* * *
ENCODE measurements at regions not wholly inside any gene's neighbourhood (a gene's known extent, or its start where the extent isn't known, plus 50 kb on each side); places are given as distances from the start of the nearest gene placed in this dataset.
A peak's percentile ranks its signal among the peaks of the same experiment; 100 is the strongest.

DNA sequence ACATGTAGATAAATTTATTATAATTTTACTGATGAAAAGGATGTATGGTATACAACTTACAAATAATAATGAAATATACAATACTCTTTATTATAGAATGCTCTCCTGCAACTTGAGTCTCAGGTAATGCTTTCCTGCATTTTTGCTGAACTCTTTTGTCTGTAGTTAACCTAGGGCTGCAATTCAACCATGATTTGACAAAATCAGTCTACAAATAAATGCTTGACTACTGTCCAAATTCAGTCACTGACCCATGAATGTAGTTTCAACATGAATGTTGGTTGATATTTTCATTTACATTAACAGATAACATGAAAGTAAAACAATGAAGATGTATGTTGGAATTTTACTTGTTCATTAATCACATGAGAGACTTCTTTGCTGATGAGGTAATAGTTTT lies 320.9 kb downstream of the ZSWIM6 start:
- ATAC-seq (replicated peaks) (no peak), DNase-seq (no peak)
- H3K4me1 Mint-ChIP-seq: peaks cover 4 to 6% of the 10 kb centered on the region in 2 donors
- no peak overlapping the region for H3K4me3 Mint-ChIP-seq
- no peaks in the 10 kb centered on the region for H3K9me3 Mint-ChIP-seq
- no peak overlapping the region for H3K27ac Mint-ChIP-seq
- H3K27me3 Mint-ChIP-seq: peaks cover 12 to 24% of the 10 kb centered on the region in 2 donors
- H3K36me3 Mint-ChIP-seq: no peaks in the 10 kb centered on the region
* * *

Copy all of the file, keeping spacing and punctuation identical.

ENCODE measurements at regions not wholly inside any gene's neighbourhood (a gene's known extent, or its start where the extent isn't known, plus 50 kb on each side); places are given as distances from the start of the nearest gene placed in this dataset.
A peak's percentile ranks its signal among the peaks of the same experiment; 100 is the strongest.

DNA sequence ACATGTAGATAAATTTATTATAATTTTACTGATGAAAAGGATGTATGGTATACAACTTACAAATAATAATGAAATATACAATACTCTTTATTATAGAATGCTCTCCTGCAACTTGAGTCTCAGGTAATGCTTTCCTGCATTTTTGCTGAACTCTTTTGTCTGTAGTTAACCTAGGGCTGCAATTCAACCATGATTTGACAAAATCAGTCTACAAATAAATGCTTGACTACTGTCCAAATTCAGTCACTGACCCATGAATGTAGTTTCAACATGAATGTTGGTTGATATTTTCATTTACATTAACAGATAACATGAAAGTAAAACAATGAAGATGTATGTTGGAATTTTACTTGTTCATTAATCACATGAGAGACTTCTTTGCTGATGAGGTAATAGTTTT lies 320.9 kb downstream of the ZSWIM6 start:
- ATAC-seq (replicated peaks) (no peak), DNase-seq (no peak)
- H3K4me1 Mint-ChIP-seq: peaks cover 4 to 6% of the 10 kb centered on the region in 2 donors
- no peak overlapping the region for H3K4me3 Mint-ChIP-seq
- no peaks in the 10 kb centered on the region for H3K9me3 Mint-ChIP-seq
- no peak overlapping the region for H3K27ac Mint-ChIP-seq
- H3K27me3 Mint-ChIP-seq: peaks cover 12 to 24% of the 10 kb centered on the region in 2 donors
- H3K36me3 Mint-ChIP-seq: no peaks in the 10 kb centered on the region